A letter seen by The Independent, dated 13 September, told one man that he could be declared “inadmissible” for protection in the UK because he had been present in France before crossing the English Channel.
“This may have consequences for whether your claim is admitted to the UK asylum system,” the letter added.
“We will review your particular circumstances and the evidence in your case and consider whether it is reasonable to have expected you to have claimed protection in Italy or France … we may also share your personal data with Rwanda in order to ask Rwanda, another country we consider to be safe, whether it would admit you, under the terms of the Migration and Economic Development Partnership between Rwanda and the UK.”
The letter is understood to be one of several similarly worded “notices of intent” sent to asylum seekers in recent days, but the Home Office has refused to disclose the number of people being considered for the Rwanda scheme.
It went out five days after Queen Elizabeth II died, during a period of national mourning that saw the Home Office pause public announcements and refuse to give statements on issues including record numbers of small boat crossings.
Clare Moseley, the founder of charity Clare Care4Calais, told The Independent: “Whilst the country was in mourning, the Home Office was busy threatening the victims of war, torture, and human rights abuses with deportation under their brutal Rwanda policy.
“These notices are causing alarm and distress amongst those who receive them. These people have already experienced some of the worst things imaginable in life.
“Many of them we work with were in touch to pass on their condolences to the UK for the passing of the Queen, it is unbelievable that some of them received Rwanda notices over the mourning period.”
More than 30,500 people have been detected crossing the English Channel in dinghies so far in 2022, with the number continuing to rocket despite ministers’ repeated claims that the Rwanda policy would act as a “deterrent”.
It is subject to two ongoing legal challenges at the High Court, after a flight attempted in June was grounded following last-minute injunctions by the European Court of Human Rights.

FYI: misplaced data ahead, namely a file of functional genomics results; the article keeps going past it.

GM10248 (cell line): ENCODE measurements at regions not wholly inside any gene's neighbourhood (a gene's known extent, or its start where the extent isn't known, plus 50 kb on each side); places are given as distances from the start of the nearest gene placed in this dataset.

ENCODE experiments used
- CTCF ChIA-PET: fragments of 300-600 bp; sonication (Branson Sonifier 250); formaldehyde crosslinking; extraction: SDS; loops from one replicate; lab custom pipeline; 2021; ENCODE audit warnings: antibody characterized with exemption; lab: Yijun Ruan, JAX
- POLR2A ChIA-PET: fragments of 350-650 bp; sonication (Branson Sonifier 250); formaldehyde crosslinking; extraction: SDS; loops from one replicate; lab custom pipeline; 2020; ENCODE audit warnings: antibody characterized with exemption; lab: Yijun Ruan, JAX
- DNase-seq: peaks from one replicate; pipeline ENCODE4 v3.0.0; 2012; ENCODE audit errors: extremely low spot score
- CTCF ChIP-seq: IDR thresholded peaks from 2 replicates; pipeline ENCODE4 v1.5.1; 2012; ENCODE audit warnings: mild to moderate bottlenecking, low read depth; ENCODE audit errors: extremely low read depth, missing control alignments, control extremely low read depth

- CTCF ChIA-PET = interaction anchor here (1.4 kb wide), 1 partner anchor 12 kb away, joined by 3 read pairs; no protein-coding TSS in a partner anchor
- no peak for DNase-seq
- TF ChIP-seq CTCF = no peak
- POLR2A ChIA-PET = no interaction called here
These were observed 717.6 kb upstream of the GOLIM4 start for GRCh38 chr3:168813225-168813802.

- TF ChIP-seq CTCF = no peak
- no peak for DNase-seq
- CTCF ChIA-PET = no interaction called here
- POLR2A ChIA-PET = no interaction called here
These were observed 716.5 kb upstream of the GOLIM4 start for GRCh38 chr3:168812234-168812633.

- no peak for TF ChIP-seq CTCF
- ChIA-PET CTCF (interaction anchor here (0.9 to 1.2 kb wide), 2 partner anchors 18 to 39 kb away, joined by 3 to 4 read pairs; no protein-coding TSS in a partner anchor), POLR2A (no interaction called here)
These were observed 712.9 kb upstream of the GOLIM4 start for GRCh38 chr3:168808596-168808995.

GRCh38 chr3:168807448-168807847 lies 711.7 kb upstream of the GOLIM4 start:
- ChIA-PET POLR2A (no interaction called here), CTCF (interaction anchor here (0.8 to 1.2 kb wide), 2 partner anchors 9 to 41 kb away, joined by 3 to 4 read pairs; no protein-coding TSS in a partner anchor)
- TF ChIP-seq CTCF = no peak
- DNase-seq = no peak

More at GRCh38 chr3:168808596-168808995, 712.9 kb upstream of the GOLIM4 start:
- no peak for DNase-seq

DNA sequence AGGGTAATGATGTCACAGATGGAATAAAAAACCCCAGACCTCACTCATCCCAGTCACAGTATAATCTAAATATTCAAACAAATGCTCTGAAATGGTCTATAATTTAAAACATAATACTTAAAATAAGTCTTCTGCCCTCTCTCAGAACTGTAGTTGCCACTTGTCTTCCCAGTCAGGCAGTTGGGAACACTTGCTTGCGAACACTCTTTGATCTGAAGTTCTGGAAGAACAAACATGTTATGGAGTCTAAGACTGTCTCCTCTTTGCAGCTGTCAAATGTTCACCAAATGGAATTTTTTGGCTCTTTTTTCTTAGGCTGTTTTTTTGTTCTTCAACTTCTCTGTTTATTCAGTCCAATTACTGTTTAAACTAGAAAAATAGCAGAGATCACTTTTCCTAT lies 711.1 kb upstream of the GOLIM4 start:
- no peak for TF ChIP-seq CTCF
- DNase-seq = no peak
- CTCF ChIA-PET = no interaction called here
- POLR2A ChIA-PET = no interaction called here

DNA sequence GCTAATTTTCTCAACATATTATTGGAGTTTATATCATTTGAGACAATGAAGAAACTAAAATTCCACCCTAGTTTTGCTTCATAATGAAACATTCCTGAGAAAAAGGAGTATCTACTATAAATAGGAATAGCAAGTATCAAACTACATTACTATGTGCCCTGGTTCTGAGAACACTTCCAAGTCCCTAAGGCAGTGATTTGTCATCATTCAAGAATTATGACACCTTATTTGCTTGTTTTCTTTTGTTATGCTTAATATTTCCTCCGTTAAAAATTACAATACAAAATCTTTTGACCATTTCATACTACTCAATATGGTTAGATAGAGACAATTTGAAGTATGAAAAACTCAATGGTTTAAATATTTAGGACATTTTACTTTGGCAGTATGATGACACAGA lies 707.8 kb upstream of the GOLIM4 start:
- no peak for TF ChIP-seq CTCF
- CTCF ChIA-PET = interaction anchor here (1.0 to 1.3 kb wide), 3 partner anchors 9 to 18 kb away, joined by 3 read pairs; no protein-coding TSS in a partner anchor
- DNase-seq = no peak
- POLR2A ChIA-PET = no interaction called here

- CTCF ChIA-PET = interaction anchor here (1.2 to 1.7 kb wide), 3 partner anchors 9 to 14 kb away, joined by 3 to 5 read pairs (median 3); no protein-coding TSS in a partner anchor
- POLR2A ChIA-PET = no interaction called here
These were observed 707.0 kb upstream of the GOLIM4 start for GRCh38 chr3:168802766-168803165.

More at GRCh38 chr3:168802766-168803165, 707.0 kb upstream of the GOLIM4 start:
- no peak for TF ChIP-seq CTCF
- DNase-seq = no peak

Accounts by security guards revealed how asylum seekers self-harmed and threatened suicide after begging not to be put on the plane to Rwanda, and were attached to their seats in restraints.
No further flights are expected to be scheduled until the High Court decides the outcome of the first legal challenge, which was heard earlier this month, and a separate case to be brought by Asylum Aid in October.
Suella Braverman, the new home secretary, has not signalled any diversion from the plan spearheaded by her predecessor Priti Patel despite questions over its legality, effectiveness and cost.
In a speech to civil servants following her appointment by Liz Truss, Ms Braverman said stopping migrants crossing the English Channel in small boats would be one of her key priorities.
She has not yet detailed any new plans, following an aborted attempt to force dinghies back to France and the failure of claimed “deterrents” such as naval patrols and harsher immigration laws to have an effect.
The government changed its own immigration rules in January 2021 to mean that it can refuse to consider asylum claims if people have passed through safe countries where it deems they could have claimed protection.
Official Home Office guidance says an asylum seeker who “spent a couple of weeks in Brussels staying with friends whilst trying to find an agent to bring them illegally to the UK” could be declared inadmissible.
The guidance says that removal to Rwanda should be considered if it “stands a greater chance” than removal to the country they are deemed to have a connection to.
An EU-wide scheme allowing the transfer of asylum seekers to countries they previously stayed in was lost during Brexit and has not been replaced, meaning the UK cannot send them to common transit nations like France and Italy.
A Home Office spokesperson said: “The world-leading migration partnership with Rwanda means those making dangerous, unnecessary and illegal journeys to the UK may be relocated to Rwanda to have their claims for asylum considered and to rebuild their lives there.
“No court has ruled this policy is unlawful – we have always been clear we will continue to progress the partnership and are continuing to inform those people who come to the UK through these routes that they are in scope to be relocated to Rwanda.”